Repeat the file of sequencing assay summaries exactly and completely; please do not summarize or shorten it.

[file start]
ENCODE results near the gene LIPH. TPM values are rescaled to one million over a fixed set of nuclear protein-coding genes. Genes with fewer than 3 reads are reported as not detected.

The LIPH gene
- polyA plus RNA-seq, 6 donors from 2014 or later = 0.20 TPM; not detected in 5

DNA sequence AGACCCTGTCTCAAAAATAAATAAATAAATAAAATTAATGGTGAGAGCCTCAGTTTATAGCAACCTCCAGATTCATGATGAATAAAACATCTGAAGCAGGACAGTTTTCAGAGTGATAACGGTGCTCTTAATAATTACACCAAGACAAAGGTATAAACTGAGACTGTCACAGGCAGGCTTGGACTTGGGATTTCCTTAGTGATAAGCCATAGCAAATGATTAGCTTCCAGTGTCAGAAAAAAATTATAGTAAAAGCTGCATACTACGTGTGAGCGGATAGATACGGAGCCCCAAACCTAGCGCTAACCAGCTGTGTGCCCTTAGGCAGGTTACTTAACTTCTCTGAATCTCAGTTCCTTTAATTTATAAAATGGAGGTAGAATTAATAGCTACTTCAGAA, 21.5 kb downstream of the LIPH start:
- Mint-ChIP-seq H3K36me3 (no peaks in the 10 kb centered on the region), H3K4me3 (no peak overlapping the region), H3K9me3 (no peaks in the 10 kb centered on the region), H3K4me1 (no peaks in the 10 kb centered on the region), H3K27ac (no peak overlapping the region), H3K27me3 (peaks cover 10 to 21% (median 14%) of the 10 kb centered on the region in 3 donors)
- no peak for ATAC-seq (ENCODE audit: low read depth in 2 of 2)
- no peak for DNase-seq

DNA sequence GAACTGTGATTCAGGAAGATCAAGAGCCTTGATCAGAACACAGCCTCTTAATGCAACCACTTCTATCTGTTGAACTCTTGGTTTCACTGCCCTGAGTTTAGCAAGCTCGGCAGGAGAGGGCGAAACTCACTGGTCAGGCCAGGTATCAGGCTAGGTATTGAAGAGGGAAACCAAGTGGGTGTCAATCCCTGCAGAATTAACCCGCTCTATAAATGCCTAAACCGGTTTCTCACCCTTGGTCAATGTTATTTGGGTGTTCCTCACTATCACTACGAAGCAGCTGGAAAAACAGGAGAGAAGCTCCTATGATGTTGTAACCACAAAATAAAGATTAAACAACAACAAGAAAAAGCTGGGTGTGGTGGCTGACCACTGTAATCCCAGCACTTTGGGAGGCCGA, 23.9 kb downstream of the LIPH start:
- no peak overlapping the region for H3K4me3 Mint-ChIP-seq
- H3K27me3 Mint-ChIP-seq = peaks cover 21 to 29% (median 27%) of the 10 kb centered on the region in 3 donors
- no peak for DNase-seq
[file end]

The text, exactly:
ENCODE results near the gene LIPH. TPM values are rescaled to one million over a fixed set of nuclear protein-coding genes. Genes with fewer than 3 reads are reported as not detected.

The LIPH gene
- polyA plus RNA-seq, 6 donors from 2014 or later = 0.20 TPM; not detected in 5

DNA sequence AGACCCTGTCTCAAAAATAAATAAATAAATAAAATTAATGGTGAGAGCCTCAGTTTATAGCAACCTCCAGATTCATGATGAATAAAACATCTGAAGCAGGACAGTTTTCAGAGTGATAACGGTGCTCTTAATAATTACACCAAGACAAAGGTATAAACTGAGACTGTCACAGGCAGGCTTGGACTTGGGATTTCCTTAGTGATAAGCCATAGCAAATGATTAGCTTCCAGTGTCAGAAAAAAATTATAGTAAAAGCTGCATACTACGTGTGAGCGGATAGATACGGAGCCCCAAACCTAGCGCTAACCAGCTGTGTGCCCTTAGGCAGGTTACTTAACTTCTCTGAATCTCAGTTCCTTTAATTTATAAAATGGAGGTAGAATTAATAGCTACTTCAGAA, 21.5 kb downstream of the LIPH start:
- Mint-ChIP-seq H3K36me3 (no peaks in the 10 kb centered on the region), H3K4me3 (no peak overlapping the region), H3K9me3 (no peaks in the 10 kb centered on the region), H3K4me1 (no peaks in the 10 kb centered on the region), H3K27ac (no peak overlapping the region), H3K27me3 (peaks cover 10 to 21% (median 14%) of the 10 kb centered on the region in 3 donors)
- no peak for ATAC-seq (ENCODE audit: low read depth in 2 of 2)
- no peak for DNase-seq

DNA sequence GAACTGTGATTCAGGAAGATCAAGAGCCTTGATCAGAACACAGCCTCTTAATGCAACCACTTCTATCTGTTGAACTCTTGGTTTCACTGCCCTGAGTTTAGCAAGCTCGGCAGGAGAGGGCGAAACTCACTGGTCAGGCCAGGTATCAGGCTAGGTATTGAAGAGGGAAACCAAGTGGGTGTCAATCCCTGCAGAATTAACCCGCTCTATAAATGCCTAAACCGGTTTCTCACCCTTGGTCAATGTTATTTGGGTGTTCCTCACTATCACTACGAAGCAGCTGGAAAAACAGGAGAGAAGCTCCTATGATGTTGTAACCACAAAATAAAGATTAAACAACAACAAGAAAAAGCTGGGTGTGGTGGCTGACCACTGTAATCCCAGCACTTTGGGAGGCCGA, 23.9 kb downstream of the LIPH start:
- no peak overlapping the region for H3K4me3 Mint-ChIP-seq
- H3K27me3 Mint-ChIP-seq = peaks cover 21 to 29% (median 27%) of the 10 kb centered on the region in 3 donors
- no peak for DNase-seq